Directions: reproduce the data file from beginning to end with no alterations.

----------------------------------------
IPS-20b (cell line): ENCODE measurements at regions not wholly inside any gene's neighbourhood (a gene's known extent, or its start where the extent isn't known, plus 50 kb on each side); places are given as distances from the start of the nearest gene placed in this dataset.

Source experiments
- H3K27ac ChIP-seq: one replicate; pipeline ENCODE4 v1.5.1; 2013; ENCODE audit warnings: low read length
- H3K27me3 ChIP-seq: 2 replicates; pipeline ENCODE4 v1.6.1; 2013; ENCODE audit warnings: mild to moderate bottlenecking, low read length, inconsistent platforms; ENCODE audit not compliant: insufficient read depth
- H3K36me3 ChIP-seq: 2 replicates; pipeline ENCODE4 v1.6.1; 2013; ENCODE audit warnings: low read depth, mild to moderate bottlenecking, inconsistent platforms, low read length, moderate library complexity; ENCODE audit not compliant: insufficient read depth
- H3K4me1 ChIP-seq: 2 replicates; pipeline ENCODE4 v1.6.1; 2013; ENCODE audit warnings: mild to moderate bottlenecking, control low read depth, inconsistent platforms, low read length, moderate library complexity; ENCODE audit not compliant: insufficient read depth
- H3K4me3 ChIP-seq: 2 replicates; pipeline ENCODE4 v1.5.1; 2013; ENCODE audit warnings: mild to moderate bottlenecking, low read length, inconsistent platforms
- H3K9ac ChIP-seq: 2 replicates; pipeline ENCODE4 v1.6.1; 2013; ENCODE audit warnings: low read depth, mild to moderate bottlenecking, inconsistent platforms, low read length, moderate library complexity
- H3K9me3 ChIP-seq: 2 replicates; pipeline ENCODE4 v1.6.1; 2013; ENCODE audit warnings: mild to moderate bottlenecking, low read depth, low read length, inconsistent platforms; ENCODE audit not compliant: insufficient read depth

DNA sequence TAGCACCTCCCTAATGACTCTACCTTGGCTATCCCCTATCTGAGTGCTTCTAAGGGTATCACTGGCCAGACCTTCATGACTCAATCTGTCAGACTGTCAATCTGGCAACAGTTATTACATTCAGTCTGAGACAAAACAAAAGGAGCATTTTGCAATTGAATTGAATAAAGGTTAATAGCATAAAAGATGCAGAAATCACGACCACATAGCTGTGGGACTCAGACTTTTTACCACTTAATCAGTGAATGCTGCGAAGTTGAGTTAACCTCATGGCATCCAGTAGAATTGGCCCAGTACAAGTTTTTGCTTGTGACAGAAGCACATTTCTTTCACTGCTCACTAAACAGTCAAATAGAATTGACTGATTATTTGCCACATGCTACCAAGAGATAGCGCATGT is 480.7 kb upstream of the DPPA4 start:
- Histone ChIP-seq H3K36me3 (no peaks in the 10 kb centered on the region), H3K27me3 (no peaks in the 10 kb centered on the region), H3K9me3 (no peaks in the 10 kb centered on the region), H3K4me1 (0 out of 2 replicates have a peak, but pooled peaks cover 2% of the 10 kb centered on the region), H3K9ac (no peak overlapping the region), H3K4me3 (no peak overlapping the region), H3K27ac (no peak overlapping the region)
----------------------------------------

IPS-20b (cell line): ENCODE measurements at regions not wholly inside any gene's neighbourhood (a gene's known extent, or its start where the extent isn't known, plus 50 kb on each side); places are given as distances from the start of the nearest gene placed in this dataset.

Source experiments
- H3K27ac ChIP-seq: one replicate; pipeline ENCODE4 v1.5.1; 2013; ENCODE audit warnings: low read length
- H3K27me3 ChIP-seq: 2 replicates; pipeline ENCODE4 v1.6.1; 2013; ENCODE audit warnings: mild to moderate bottlenecking, low read length, inconsistent platforms; ENCODE audit not compliant: insufficient read depth
- H3K36me3 ChIP-seq: 2 replicates; pipeline ENCODE4 v1.6.1; 2013; ENCODE audit warnings: low read depth, mild to moderate bottlenecking, inconsistent platforms, low read length, moderate library complexity; ENCODE audit not compliant: insufficient read depth
- H3K4me1 ChIP-seq: 2 replicates; pipeline ENCODE4 v1.6.1; 2013; ENCODE audit warnings: mild to moderate bottlenecking, control low read depth, inconsistent platforms, low read length, moderate library complexity; ENCODE audit not compliant: insufficient read depth
- H3K4me3 ChIP-seq: 2 replicates; pipeline ENCODE4 v1.5.1; 2013; ENCODE audit warnings: mild to moderate bottlenecking, low read length, inconsistent platforms
- H3K9ac ChIP-seq: 2 replicates; pipeline ENCODE4 v1.6.1; 2013; ENCODE audit warnings: low read depth, mild to moderate bottlenecking, inconsistent platforms, low read length, moderate library complexity
- H3K9me3 ChIP-seq: 2 replicates; pipeline ENCODE4 v1.6.1; 2013; ENCODE audit warnings: mild to moderate bottlenecking, low read depth, low read length, inconsistent platforms; ENCODE audit not compliant: insufficient read depth

DNA sequence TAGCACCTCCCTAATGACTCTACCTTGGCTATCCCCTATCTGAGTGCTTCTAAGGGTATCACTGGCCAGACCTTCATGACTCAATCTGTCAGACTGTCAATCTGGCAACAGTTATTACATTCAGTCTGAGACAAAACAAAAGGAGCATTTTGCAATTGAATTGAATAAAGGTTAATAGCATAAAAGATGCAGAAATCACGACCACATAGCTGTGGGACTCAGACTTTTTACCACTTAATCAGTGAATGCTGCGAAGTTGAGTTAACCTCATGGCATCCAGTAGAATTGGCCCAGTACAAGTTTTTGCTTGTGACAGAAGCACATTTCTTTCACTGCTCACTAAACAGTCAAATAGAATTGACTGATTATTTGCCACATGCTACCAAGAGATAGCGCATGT is 480.7 kb upstream of the DPPA4 start:
- Histone ChIP-seq H3K36me3 (no peaks in the 10 kb centered on the region), H3K27me3 (no peaks in the 10 kb centered on the region), H3K9me3 (no peaks in the 10 kb centered on the region), H3K4me1 (0 out of 2 replicates have a peak, but pooled peaks cover 2% of the 10 kb centered on the region), H3K9ac (no peak overlapping the region), H3K4me3 (no peak overlapping the region), H3K27ac (no peak overlapping the region)